By contrast, countries that stuck closest to the neoliberal model of globalization were sorely disappointed. Mexico provides a particularly sad example. Following a series of macroeconomic crises in the mid-1990s, Mexico embraced macroeconomic orthodoxy, extensively liberalized its economy, freed up the financial system, sharply reduced import restrictions, and signed the North American Free Trade Agreement (NAFTA). These policies did produce macroeconomic stability and a significant rise in foreign trade and internal investment. But where it counts—in overall productivity and economic growth—the experiment failed. Since undertaking the reforms, overall productivity in Mexico has stagnated, and the economy has underperformed even by the undemanding standards of Latin America.

These outcomes are not a surprise from the perspective of sound economics. They are yet another manifestation of the need for economic policies to be attuned to the failures to which markets are prone, and to be tailored to the specific circumstances of each country. No single blueprint fits all.

Before globalization took a turn towards what we might call hyper-globalization, the rules were flexible and recognized this fact. Keynes and his colleagues viewed international trade and investment as a means for achieving domestic economic and social goals—full employment and broad-based prosperity—when they designed the global economic architecture in Bretton Woods in 1944. From the 1990s on, however, globalization became an end in itself. Global economic arrangements were now driven by a single-minded focus on reducing impediments to the flows of goods, capital, and money across national borders—though not of workers, where the economic gains in fact would have been much larger. 

This perversion of priorities revealed itself in the way trade agreements began to reach behind borders and remake domestic institutions. Investment regulations, health and safety rules, environmental policies, and industrial promotion schemes all became potential targets for abolition if they were deemed to stand in the way of foreign trade and investment. Large international firms, rendered footloose by the new rules, acquired special privileges. Corporate taxes had to be lowered to attract investors (or prevent them from leaving). Foreign enterprises and investors were given the right to sue national governments in special offshore tribunals when changes in domestic regulations threatened to reduce their profits. Nowhere was the new deal more damaging than in financial globalization, which produced not greater investment and growth, as promised, but one painful crash after another.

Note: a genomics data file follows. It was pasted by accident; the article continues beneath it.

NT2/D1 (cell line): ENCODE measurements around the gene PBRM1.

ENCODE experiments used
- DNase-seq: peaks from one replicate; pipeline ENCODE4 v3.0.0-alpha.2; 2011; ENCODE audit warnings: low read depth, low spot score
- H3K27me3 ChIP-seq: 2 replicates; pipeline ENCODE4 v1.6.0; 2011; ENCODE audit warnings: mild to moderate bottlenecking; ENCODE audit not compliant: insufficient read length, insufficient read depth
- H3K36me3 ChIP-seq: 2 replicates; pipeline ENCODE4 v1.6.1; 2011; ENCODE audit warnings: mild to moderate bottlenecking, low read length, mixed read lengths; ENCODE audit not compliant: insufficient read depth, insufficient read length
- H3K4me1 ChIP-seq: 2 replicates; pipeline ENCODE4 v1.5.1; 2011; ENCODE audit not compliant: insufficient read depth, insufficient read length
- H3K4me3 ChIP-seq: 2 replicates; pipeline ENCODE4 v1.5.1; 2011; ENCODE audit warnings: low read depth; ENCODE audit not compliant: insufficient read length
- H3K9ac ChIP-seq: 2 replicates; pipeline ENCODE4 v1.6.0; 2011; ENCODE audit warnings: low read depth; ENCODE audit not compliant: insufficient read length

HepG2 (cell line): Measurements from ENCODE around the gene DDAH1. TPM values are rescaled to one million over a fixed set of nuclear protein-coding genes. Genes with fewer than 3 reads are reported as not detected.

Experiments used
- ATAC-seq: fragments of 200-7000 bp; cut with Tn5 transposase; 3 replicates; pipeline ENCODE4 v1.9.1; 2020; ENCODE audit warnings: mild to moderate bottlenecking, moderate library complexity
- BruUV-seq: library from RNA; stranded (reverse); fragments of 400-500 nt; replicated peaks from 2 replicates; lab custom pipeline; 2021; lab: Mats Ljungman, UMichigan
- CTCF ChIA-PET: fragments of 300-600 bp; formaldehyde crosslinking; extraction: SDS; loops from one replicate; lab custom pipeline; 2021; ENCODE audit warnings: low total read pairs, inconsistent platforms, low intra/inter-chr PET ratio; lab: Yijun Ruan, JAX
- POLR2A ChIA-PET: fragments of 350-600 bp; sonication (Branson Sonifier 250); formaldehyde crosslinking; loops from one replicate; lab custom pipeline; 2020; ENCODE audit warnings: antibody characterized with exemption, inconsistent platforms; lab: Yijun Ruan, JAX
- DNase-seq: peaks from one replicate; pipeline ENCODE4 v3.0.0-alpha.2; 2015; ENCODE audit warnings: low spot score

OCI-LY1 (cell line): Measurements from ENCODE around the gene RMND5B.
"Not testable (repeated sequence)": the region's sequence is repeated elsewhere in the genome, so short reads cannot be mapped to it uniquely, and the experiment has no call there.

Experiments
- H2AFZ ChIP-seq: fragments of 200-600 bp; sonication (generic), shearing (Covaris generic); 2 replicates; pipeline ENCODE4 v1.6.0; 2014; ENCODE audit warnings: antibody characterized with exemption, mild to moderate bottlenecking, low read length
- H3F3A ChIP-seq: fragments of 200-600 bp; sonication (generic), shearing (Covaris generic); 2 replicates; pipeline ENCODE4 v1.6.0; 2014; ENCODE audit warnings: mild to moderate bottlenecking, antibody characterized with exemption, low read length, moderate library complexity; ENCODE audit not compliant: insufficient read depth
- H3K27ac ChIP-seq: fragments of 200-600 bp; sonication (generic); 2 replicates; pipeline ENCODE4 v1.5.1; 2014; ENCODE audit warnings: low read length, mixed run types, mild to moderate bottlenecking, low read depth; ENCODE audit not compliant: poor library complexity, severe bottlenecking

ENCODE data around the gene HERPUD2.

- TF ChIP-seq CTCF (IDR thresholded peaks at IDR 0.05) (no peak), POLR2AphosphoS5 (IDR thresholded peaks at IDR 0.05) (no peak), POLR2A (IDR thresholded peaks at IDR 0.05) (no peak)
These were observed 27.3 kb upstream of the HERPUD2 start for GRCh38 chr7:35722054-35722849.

Just as economics must be saved from neoliberalism, globalization has to be saved from hyper-globalization. An alternative globalization, more in keeping with the Bretton Woods spirit, is not difficult to imagine: a globalization that recognizes the multiplicity of capitalist models and therefore enables countries to shape their own economic destinies. Instead of maximizing the volume of trade and foreign investment and harmonizing away regulatory differences, it would focus on traffic rules that manage the interface of different economic systems. It would open up policy space for advanced countries as well as developing ones—the former so they can reconstruct their social bargains through better social, tax, and labor market policies, and the latter so they can pursue the restructuring they need for economic growth. It would require more humility on the part of economists and policy technocrats about appropriate prescriptions, and hence a much greater willingness to experiment.

Vir: Dani Rodrik,

 

One response

  1. Sam neoliberalizem razumem kot uspešno prizadevanje ali lobiranje kapitala, če hočete, da se ukine vsaka kontrola ali omejevanje proste poti kapitala. Tako kot je to storil Clinton sedaj pa Trump, ki je pred kratkim blokiral kontrolo bančnega sektorja v ZDA. In to je podlaga za novo svetovno krizo, ki bo usodnejša kot zadnja. Edina pot je omejevanje globalizacije in večja vloga države pri brzdanju kapitala.